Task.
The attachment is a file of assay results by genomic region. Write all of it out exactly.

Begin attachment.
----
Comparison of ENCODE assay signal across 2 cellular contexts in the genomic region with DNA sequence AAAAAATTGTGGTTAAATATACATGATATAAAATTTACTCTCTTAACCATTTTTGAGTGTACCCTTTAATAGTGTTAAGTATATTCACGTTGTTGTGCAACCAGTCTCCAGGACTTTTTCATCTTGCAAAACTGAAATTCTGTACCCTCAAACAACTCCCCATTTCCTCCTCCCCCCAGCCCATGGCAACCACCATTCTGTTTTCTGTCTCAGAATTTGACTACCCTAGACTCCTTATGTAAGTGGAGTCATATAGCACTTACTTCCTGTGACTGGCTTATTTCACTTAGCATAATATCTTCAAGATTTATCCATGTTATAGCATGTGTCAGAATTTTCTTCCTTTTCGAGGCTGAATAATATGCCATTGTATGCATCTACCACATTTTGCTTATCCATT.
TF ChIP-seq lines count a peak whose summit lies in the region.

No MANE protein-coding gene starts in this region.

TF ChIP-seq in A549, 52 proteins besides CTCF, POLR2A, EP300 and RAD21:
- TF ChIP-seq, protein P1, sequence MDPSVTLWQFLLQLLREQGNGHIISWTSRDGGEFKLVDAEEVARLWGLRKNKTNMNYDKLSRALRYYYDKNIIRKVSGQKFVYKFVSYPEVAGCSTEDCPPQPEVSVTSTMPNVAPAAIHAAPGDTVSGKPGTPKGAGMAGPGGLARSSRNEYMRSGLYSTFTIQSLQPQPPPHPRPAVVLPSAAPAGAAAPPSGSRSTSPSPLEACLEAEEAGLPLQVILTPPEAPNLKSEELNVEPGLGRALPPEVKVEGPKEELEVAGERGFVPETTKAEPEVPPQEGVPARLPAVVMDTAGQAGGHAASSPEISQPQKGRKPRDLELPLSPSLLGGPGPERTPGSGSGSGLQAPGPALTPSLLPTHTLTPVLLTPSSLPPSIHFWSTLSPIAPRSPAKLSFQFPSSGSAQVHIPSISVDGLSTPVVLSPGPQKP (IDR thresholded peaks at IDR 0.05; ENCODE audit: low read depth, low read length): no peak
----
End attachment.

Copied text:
Comparison of ENCODE assay signal across 2 cellular contexts in the genomic region with DNA sequence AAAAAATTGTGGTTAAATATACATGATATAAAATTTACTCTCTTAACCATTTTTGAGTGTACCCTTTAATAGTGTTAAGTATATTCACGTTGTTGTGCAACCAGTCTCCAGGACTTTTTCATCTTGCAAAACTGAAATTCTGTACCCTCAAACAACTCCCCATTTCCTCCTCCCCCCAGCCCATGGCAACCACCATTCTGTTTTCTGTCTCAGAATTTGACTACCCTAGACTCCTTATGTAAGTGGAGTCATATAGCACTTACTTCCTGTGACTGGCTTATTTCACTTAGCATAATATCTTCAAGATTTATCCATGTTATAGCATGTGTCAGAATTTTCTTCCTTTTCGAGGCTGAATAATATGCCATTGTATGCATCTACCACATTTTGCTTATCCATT.
TF ChIP-seq lines count a peak whose summit lies in the region.

No MANE protein-coding gene starts in this region.

TF ChIP-seq in A549, 52 proteins besides CTCF, POLR2A, EP300 and RAD21:
- TF ChIP-seq, protein P1, sequence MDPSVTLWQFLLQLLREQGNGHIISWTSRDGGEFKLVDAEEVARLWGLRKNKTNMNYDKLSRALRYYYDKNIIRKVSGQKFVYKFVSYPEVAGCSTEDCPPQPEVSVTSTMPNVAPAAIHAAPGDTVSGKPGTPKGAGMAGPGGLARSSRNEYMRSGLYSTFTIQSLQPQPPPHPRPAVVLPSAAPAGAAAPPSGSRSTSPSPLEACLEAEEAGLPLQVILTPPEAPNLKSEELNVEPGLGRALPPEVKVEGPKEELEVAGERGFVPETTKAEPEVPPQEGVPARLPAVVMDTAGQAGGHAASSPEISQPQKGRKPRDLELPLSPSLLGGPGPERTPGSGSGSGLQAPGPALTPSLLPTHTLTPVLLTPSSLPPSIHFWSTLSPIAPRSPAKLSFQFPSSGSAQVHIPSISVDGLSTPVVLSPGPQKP (IDR thresholded peaks at IDR 0.05; ENCODE audit: low read depth, low read length): no peak